Engineering Consultant

Looking for a Lincoln ADA Compliance company?

Biondi Paving & Engineering is a Fully Licensed and Insured, Family Owned Paving Company serving the Sacramento area.

Paving projects require an experienced, professional team that knows what they are doing. Don’t leave your driveway or parking lot in the hands of a new company who may have never done a project like it before. Call someone who has “been there, done that” and can approach your project with excellence.

With over 70 years of experience helping customers in our area, we’re confident we can handle any paving project you have in mind - all while providing great customer service at rock-solid pricing you can count on.

About Biondi

Based in Sacramento, our mission is to safely provide high quality general engineering services on time, delivering the best value to you. A family tradition of serving with instilled core values since 1948, we are motivated to share our knowledge gained over the decades. We aim to give you, our customer, an exceptional experience and outstanding results!Based in Sacramento, our mission is to safely provide high quality general engineering services on time, delivering the best value to you. A family tradition of serving with instilled core values since 1948, we are motivated to share our knowledge gained over the decades. We aim to give you, our customer, an exceptional experience and outstanding results!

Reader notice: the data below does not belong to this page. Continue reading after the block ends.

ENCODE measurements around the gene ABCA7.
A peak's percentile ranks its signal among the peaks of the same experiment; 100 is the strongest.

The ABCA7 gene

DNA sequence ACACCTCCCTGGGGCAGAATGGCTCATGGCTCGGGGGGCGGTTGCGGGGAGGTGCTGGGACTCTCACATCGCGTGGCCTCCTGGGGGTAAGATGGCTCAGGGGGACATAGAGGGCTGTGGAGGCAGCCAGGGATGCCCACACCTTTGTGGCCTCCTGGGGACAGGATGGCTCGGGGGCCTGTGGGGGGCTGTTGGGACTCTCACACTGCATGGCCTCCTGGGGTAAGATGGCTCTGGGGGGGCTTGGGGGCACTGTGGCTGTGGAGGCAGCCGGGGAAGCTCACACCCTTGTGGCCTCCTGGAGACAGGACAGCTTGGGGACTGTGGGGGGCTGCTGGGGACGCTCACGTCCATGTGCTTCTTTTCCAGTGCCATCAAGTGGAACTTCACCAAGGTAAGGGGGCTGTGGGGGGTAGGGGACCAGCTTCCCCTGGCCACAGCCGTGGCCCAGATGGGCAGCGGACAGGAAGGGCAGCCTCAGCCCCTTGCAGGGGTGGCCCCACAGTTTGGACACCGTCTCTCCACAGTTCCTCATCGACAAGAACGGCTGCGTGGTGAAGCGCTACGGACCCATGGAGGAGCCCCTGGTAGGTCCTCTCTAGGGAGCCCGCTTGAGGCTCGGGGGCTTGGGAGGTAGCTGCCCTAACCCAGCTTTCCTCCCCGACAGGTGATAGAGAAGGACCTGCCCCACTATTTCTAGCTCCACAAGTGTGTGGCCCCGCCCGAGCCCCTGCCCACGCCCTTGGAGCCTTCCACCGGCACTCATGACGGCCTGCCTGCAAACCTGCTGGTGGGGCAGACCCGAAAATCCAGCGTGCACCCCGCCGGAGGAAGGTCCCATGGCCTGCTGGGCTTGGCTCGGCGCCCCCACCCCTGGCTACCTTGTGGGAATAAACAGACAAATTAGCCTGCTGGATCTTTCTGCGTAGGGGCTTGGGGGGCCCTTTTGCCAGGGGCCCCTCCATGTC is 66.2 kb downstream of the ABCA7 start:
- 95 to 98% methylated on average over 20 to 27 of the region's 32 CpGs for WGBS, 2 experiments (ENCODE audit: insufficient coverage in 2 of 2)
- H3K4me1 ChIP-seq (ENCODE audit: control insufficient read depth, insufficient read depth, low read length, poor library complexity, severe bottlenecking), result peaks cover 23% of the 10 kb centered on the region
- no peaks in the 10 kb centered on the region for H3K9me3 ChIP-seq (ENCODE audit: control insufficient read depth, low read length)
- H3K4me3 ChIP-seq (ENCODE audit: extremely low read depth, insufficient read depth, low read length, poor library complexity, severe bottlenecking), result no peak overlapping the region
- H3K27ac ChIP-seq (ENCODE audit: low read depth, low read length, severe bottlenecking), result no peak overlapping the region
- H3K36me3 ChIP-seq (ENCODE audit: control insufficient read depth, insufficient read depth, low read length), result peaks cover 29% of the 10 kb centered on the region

Amedeo Biondi 1948-1954

1948-1954-Amedeo-Biondi

Gene Biondi 1955-1985

gene_biondi

Steve Biondi 1986-Present

Present-Steve-Biondi-1986

Insurance:

Broker Of Record:
Interwest Insurance Services
PO Box 255188
Sacramento Ca 95865-5188
(916) 488-3100

Workers Compensation:
Artisans Insurance LTD
A Member-Owned Group Captive Program
Specific Excess Reinsurance coverage by Zurich North America
Mike McStocker, CPCU – mmcstocker@iwins.com

Commercial General Liability & Auto Insurance:
ASDA West
Asphalt Surface Development Association
Regional Purchasing Group
$2Million Commercial Liability Limits / $5Million Excess Liability Umbrella
Greg Scoville – gscoville@iwins.com

Bonding:
Great American Insurance Company
A.M. Best# 002213
Rating A
Financial Size Category: XIII ( 1.25B- 1.5B)